The data set Hprice.dta contains a set of variables for each of 506 neighborhoods. The variables in the data set are defined below:

nnumber = neighborhood number price
= median neighborhood house price ($)

crime
= crimes committed in neighborhood per capita

nox
= atmospheric concentration of nitrous oxides (p/100m)

rooms
= average number of rooms in neighborhood houses

dist
= weighted distance of neighborhood to 5 employment centers

radial
= index of neighborhood access to radial highways

proptax
= property tax per $1000 valuation in neighborhood

stratio
= student-teacher ratio in neighborhood schools

lowstat
= percentage of neighborhood people of "low status"

a. What determines the median house price in these neighborhoods? Use regression analysis to estimate a model of house prices. Explain and defend your choice of specification and estimation method (functional form, assumptions of the estimator, etc.). You may present multiple alternative models in a table for comparison purposes but be clear about which model you prefer and why.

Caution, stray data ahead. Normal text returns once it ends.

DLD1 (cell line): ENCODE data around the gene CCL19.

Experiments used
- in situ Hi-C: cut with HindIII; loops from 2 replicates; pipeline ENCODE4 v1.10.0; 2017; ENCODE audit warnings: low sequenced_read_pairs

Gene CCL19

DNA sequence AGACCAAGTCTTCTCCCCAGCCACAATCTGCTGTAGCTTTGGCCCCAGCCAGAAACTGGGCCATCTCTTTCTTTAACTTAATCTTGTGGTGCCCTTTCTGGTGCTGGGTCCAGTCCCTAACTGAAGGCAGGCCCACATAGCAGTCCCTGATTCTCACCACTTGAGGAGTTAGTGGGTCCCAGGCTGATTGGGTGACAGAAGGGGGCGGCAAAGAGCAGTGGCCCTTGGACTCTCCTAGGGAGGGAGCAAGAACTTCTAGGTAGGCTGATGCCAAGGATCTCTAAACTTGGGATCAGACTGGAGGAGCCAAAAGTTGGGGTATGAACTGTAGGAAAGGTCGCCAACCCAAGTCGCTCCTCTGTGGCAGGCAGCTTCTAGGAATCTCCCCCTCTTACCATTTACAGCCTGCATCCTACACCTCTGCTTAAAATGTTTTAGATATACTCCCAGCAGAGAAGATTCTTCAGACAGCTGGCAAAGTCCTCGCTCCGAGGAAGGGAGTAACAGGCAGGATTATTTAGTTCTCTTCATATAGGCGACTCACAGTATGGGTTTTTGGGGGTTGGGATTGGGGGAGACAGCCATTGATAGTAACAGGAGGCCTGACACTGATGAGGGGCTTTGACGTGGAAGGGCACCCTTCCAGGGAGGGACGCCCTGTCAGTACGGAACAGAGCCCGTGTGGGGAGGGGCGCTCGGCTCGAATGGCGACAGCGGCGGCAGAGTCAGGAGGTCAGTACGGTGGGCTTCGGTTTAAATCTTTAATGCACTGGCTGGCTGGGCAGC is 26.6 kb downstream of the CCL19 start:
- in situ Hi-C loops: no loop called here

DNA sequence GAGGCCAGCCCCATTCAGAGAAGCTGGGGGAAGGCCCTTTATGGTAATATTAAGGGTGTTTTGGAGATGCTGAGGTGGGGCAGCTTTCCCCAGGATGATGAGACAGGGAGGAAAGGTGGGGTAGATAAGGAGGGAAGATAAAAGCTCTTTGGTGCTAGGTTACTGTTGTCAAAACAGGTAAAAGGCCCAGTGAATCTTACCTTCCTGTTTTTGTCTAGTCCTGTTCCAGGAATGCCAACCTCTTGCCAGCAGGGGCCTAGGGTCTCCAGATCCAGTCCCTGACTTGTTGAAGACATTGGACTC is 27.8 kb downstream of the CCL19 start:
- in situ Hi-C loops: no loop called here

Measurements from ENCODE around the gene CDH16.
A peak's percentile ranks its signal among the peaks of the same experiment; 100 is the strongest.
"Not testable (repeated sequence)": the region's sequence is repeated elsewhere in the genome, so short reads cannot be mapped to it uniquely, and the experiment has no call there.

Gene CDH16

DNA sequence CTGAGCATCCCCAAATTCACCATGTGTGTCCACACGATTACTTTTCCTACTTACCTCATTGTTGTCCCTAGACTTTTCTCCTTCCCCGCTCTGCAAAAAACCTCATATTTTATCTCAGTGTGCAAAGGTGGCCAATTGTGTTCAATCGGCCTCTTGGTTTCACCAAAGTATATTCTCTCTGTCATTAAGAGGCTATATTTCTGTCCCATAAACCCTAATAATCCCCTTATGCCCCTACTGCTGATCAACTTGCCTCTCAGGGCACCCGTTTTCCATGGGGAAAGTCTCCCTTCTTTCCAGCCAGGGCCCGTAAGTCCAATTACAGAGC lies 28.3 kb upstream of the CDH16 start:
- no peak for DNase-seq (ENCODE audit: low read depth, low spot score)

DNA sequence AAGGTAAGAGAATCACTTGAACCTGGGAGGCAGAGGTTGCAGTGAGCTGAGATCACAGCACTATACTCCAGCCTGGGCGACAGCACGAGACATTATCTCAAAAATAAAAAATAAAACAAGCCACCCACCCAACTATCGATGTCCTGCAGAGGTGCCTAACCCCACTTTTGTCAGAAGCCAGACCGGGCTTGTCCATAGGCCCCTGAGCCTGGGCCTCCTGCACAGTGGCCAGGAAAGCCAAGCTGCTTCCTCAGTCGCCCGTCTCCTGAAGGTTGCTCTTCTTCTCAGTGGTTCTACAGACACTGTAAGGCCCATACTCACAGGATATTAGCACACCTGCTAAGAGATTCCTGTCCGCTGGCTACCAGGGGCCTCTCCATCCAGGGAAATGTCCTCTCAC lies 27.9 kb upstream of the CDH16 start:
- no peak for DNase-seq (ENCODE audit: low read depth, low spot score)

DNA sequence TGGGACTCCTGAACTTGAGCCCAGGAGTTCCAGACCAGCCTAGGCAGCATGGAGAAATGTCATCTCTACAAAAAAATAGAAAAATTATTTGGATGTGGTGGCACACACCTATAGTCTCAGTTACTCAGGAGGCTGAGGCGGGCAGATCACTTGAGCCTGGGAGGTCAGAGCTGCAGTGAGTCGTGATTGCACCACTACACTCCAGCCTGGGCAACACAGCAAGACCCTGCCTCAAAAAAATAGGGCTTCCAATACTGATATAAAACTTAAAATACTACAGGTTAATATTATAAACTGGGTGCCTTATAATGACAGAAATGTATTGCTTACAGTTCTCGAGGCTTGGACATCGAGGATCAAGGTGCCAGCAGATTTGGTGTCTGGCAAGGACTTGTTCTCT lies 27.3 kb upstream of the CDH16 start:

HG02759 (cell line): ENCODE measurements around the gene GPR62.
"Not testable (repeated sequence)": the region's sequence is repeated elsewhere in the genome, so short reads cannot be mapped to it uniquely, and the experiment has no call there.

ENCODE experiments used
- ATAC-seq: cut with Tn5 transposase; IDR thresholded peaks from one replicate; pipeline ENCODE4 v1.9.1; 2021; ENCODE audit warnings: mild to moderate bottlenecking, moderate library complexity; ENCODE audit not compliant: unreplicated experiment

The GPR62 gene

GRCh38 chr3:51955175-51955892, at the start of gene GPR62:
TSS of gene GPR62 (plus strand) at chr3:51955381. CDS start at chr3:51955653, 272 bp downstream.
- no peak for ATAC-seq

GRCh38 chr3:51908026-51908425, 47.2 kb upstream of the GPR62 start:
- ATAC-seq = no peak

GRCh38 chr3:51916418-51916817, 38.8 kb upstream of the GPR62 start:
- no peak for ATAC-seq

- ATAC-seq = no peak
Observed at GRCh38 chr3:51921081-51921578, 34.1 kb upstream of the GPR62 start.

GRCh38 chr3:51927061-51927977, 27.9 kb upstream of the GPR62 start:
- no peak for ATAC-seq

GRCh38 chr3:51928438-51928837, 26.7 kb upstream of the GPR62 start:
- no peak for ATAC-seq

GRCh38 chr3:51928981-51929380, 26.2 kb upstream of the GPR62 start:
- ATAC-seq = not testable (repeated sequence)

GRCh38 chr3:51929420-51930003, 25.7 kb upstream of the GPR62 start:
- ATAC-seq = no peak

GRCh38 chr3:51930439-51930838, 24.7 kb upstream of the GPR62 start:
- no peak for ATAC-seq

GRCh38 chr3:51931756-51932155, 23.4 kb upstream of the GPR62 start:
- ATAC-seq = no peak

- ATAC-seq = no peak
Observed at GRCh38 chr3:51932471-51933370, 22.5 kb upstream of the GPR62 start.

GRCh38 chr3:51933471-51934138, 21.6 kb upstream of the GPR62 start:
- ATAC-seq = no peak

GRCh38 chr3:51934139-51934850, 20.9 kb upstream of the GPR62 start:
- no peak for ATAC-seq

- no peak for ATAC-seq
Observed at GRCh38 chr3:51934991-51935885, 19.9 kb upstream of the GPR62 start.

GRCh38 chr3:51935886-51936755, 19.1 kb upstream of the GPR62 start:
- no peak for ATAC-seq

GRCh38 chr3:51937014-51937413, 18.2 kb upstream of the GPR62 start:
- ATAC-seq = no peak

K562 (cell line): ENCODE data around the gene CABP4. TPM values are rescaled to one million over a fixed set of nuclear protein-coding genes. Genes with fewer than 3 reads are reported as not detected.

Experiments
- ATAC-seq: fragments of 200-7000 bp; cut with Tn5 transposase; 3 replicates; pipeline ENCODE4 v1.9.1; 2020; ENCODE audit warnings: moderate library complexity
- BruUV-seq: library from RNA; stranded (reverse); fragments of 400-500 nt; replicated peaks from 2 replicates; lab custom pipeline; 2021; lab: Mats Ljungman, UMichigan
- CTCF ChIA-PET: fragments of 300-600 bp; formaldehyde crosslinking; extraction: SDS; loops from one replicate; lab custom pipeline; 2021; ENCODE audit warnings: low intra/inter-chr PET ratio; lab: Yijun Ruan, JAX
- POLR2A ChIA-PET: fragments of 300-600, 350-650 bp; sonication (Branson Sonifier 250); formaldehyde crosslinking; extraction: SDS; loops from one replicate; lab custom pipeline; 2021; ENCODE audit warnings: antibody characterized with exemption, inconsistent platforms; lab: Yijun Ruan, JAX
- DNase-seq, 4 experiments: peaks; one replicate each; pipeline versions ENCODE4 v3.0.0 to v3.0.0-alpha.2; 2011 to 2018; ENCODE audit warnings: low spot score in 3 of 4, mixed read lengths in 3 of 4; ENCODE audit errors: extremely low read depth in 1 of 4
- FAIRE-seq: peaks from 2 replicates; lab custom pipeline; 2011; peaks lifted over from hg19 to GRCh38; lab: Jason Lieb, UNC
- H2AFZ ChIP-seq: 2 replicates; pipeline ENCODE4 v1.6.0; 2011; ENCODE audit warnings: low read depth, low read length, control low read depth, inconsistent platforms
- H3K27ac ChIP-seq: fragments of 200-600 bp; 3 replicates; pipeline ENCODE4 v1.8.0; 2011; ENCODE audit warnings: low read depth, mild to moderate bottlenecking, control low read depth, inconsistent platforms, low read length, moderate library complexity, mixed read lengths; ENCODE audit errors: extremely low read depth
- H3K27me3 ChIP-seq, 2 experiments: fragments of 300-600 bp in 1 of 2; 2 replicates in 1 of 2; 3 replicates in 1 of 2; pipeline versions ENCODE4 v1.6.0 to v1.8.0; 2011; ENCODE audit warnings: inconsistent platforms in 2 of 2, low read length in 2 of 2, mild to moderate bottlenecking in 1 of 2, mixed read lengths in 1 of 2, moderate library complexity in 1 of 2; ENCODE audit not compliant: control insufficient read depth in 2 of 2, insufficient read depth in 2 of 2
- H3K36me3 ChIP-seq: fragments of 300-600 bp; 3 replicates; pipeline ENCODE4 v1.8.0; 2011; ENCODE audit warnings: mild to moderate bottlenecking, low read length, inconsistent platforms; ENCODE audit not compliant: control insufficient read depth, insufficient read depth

b. Suppose that you have been hired by the board of directors of neighborhood number 130's homeowners' association. The board believes that their neighborhood's property is undervalued and wants to increase house values. They have asked you to advise them on the following propositions using your statistical analysis. For each, write a short report supported by relevant tables showing your estimates and calculations.